ZCorp Tower B2 Subway Station

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Noon Reilson

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The dull and starless cosmos was floating a distance above a pressing, black and wooly blanket of quiet rain clouds. It seemed like every day of the year was the dullest day on that particular date, as they say, since records began. The very aging of Ayenee Capital City was accompanied by an ever whispering song of this awful drizzle; this city was awash with the kind of uncomfortable dampness of the bones that just sneaks up on you. The rain just won't fuck off right now.

Unassuming and neatly dressed, Noon and his professional garb were both contained drly in the arched halls of an ornate subway station. A subway station constructed especially for the corporate employees of the former chief power holders of this city -- Guy Karde, Sledge Rivers, Reese Jarrek. This stop was for those working in ZCorp Tower. While peering over his shoulder Noon's eyes became fixed on the flashing exit sign that lead out of the subway and up onto the streets outside. Each step upwards was wetter and wetter until the shower could be seen beating onto the reaches -- water was pooling. Mr. Reilson thought to himself that he hoped no poor old dear would slip on her way down. Then, with regret, he remembered that nobody came to the towers any more.

As such he clutched his briefcase as if it were a doll and pondered the downfall of his employers. The railway line below began to sing a wailing blues as the graffitied SR1308 electrical locomotive, once the height of technology, laboured up along side the platorm. Our redundant Reilson boarded the rickety old thing when the sliding doors finally decided that cooperation was well advised. He was the single passenger making use of the station this evening. Looking for a seat took a moment, and as he sat he had an angle to glance into the driver's cab -- the two working men exchanged a sombre sort of eye contact, written in their eyes was a sympathy for the insecurity of their respective roles in this receding city.

The engine pulled the carriages out of the station, roaring like subways do, into a dark tunnel. The ZCorp Towers subway stop in Ayenee Capital City would receive no more trains.

"How am I going to tell her?", he mouthed to himself with his hands covering his face.
 

Noon Reilson

New Member
Noon had made it home for midnight. His railway ride ended abruptly in the city centre, a fault on the line caused the termination of his service beneath the main shopping street in ACC. The neon of success was dim behind him, he was now in his neighbourhood with clothes were soaked through. The ailing Zero Corporation employee tapped in the door code for his building, pushed back the metal door and stepped in and onto the depressing grey tiles inside. Reilson did not check his mail.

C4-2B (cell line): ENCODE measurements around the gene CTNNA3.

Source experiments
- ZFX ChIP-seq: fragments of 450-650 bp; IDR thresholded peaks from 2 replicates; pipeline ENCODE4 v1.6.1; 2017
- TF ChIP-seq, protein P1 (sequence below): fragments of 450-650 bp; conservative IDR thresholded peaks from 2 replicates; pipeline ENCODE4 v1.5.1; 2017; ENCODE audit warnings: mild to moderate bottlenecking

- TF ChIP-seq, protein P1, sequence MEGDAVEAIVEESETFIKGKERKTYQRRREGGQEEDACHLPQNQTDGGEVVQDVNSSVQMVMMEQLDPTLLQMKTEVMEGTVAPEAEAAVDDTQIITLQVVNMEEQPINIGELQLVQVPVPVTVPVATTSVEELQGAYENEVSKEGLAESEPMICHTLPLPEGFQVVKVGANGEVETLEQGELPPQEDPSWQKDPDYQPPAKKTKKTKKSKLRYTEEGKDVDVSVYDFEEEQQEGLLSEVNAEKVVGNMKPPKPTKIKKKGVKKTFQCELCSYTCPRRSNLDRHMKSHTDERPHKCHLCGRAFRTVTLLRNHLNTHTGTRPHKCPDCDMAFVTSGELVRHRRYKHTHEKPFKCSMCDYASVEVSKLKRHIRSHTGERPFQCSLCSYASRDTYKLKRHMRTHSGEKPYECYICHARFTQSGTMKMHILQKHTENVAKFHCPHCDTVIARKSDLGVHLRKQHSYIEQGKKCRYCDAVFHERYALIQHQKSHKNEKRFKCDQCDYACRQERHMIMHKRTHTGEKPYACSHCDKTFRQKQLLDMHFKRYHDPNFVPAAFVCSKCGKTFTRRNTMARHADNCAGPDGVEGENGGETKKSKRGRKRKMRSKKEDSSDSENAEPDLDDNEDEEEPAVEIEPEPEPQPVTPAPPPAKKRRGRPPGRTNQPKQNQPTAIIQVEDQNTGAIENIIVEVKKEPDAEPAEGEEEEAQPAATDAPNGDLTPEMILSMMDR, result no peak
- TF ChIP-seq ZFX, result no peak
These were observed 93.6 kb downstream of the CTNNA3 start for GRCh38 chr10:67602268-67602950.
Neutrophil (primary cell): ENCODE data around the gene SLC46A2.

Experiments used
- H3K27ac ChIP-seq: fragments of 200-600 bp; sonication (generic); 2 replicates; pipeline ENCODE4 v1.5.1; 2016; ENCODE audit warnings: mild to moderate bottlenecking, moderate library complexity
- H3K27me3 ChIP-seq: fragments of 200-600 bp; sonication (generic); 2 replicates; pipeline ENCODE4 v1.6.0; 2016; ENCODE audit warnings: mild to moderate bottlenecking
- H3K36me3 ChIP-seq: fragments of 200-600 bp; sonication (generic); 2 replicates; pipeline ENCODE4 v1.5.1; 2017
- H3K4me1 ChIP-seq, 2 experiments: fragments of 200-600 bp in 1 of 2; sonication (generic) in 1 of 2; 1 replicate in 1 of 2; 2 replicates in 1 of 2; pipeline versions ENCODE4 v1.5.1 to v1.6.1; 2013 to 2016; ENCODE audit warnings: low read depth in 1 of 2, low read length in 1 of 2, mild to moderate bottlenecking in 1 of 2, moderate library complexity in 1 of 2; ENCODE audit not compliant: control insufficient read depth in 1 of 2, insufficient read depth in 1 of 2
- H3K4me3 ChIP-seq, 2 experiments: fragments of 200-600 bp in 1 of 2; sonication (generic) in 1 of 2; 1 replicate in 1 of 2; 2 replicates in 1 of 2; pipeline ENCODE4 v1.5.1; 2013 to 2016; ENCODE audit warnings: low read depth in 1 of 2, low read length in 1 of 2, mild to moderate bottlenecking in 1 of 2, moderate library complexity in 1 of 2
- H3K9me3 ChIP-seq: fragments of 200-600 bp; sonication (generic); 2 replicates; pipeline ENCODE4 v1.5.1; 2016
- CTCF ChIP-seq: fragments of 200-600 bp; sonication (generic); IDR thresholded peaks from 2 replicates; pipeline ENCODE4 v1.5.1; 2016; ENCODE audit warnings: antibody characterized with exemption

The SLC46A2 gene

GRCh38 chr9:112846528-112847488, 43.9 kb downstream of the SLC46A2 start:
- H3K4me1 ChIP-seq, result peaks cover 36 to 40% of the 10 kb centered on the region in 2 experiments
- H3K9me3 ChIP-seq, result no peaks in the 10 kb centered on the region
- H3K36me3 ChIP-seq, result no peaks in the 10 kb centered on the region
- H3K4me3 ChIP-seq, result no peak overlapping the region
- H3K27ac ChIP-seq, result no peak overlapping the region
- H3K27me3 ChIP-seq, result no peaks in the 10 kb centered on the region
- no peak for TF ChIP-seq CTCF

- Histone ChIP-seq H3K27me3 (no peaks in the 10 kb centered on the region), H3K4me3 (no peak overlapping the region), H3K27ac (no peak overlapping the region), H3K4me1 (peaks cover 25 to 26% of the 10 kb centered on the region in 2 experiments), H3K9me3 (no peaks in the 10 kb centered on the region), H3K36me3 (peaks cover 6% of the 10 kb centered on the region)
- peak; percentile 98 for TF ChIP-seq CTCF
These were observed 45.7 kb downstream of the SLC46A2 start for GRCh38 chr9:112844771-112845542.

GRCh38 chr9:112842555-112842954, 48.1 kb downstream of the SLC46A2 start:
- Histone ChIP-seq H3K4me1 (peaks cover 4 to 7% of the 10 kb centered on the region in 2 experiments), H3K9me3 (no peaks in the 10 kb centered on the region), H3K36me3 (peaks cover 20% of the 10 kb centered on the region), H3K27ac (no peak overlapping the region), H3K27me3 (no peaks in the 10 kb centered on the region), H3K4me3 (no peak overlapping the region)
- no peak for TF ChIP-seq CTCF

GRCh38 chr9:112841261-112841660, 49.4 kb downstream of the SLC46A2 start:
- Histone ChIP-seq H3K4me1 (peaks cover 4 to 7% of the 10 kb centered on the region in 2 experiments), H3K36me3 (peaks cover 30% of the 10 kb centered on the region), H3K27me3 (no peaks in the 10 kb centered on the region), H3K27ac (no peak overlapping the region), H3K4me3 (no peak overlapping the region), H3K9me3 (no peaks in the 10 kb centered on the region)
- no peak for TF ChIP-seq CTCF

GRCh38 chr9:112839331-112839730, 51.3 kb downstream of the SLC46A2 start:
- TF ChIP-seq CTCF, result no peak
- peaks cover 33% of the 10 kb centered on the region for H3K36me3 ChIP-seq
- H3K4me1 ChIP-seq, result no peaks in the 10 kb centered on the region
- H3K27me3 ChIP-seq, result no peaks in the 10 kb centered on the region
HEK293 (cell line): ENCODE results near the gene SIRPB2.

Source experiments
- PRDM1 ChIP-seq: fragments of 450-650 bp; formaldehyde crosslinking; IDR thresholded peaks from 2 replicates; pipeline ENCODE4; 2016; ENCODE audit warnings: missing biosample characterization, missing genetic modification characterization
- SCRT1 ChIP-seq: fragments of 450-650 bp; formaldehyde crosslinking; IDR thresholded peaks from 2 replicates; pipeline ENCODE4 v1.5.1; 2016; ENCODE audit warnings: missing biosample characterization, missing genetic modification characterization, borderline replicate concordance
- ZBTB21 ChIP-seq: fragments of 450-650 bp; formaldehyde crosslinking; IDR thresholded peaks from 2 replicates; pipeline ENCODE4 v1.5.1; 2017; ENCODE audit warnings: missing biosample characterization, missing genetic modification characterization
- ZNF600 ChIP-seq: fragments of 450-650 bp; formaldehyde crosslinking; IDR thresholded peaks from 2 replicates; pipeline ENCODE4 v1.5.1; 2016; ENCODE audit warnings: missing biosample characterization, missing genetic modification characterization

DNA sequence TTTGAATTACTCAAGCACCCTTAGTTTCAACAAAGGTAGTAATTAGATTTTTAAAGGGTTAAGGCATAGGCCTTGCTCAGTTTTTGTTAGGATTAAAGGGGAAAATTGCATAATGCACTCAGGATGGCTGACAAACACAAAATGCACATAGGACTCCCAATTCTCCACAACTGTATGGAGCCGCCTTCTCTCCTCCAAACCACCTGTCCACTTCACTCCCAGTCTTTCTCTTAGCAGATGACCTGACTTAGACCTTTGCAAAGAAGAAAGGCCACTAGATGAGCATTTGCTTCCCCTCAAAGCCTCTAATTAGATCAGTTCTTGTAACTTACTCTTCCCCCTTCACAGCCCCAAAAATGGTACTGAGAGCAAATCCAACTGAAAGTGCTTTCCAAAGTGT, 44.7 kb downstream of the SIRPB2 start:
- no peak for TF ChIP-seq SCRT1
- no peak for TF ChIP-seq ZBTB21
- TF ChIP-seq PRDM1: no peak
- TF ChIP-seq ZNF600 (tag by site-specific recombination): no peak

A rickety elevator ride later and he was home--he kicked off his shoes the second he was in the door. Suit jacket was placed careful on a chairdrobe; wardrobes were for people who had a reason to maintain reality inside their living space.

His role in the Zero Corporation was propaganda; lying to people to make them think reality wasn't what it was. Noon was feeling maybe he'd been lying to himself. He was still trying to tell a lie that was getting more and more difficult to swallow... name on all the bills, sure... but this wasn't home. Home was another town, in another country, with other people.

Fuck Ayenee Capital City... fuck it all.
 

Noon Reilson

New Member
Employment at ZCorp towers was over and now had begun the perilous process of finding a soul in the churning waters of anger and resentment. It was a good time, time to celebrate, vacate and germinate.

"People who talk in metaphors can eat my shit."

Noon peered rudely into the establishment. The breakfast place before the pier was prepped to serve the eager tourist stomachs; and life on the beach had weathered the happily weary faces of the waitresses. They were happy and all were jealous of their bold decision to make ends on the coast. Worse than that, the food was "good as fuck". Noon had made the remark to his friends just yesterday, but today he was alone at the shore. A violent storm, a metaphor and a virtuality, had passed through yesterday and left a dour drizzle hanging in the air. This particular type of precipitation seemed to mirror old Reilson's feelings of hopelessness.

It would be the last time he'd see those dear ones.
 

Noon Reilson

New Member
Noon shimmied onto the railing at the end of the pier. Lurching forward, he tied the laces of his left shoe together with those from his right. It was early morning and the last of the fishermen from the night before were cleaning their catches at the far end of the structure. His hands were clasping the material at the bottom of his pockets as he waited for a moment when nobody was looking. The moment came, and with a final thought of those that were gone he leaned backwards tipping himself over the edge...

The distance between the rail and the water was long enough for a flush of regrets, lungs filled with tears and then he was gone.

You gotta go, you gotta go...
 
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